My latest DeSmogblog post is a rundown of my little debate with Michael Shermer about global warming, which can be heard at roughly minutes 5:30-13:00 on the latest podcast. I doubt I'll change Shermer's mind, but I really am not satisfied with his "wait and see" position on this issue. Here are some of the reasons I give at DeSmog:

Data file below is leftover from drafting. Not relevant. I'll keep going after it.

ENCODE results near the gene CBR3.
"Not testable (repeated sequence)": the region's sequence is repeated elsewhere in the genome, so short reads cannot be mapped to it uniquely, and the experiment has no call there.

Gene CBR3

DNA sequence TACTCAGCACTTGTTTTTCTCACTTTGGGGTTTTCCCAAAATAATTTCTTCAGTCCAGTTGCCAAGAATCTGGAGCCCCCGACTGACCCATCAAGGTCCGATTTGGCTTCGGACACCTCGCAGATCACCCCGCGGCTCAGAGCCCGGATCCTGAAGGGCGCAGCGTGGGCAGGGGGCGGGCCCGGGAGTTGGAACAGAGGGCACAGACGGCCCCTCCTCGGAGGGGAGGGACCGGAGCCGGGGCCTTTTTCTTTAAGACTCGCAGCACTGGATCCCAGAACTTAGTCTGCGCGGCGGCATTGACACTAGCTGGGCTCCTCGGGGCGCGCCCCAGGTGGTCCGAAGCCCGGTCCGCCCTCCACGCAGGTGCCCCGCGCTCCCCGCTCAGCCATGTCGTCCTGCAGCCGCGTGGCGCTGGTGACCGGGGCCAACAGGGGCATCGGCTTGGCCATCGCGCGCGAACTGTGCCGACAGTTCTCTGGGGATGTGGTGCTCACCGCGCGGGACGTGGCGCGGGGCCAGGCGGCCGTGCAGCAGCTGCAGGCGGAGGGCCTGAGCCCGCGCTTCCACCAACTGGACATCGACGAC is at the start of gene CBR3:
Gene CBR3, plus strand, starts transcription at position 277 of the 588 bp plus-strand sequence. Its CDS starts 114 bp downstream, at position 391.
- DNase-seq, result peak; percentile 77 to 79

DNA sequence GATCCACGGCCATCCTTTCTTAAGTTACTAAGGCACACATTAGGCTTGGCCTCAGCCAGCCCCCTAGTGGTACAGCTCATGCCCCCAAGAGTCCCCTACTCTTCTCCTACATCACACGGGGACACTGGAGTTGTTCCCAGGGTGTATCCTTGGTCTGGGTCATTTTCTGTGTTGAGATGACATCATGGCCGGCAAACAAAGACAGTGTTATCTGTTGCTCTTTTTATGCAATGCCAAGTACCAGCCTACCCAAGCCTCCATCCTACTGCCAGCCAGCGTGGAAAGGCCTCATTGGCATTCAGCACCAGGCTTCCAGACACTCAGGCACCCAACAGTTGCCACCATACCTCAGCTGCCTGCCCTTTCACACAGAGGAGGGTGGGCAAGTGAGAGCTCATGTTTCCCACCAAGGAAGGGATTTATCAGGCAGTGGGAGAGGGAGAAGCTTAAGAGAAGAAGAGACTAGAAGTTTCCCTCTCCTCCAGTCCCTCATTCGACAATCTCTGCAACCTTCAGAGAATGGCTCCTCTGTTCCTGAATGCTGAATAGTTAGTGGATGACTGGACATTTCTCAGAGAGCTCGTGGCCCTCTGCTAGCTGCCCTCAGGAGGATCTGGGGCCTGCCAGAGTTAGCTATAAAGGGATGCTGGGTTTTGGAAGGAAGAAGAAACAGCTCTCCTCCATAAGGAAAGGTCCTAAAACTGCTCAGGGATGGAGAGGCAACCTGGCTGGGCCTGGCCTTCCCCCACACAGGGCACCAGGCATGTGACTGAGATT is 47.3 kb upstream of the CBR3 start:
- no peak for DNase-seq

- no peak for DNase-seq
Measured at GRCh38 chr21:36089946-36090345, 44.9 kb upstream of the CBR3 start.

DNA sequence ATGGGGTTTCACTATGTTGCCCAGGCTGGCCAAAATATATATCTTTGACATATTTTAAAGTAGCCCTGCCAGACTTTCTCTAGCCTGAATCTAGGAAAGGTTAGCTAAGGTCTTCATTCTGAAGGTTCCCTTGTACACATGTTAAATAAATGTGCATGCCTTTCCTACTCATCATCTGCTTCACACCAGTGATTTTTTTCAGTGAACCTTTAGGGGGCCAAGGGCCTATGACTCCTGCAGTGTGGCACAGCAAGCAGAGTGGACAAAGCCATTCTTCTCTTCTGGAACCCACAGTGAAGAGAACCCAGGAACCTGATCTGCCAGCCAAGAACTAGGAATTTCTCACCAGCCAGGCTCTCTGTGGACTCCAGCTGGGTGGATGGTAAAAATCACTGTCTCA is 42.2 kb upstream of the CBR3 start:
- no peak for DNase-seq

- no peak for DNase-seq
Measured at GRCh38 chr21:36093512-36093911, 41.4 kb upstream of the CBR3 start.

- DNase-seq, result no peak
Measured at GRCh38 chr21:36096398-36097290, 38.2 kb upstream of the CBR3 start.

First, the excess CO2 that we put in the atmosphere lasts there for centuries—so if the warming isn’t on the low end, we’re stuck with it. This suggests that waiting around could be a pretty bad idea. Is that a risk worth taking? Second, we know what the planet was like with vastly elevated levels of CO2 in the Earth’s past. Here’s the extreme, as described by Harvard’s Dan Schrag: “50 million years ago, we believe that carbon dioxide was between 4 and 10 times higher than present. At that time, sea level was 100 meters higher, the deep ocean was 12 degrees C (compared with 2 to 4 degrees today), crocodiles lived on Greenland, and palm trees lived in Canada.” Shermer might reply that we’ll never let it get that far, and that may be true. But crucially, the melting of the Greenland and West Antarctic ice sheets happens somewhere along the way to the crocodiles-on-Greenland world, and while we don’t know exactly where that is, there are reasons to think it is much closer to where we are now than to the world Schrag describes. Greenland alone contains enough water to raise sea levels globally by as much as 7 meters, and published evidence suggests that Greenland can be destabilized at somewhere between 400 and 560 parts per million of carbon dioxide in the atmosphere. And we’re already pushing 400. And that’s just Greenland.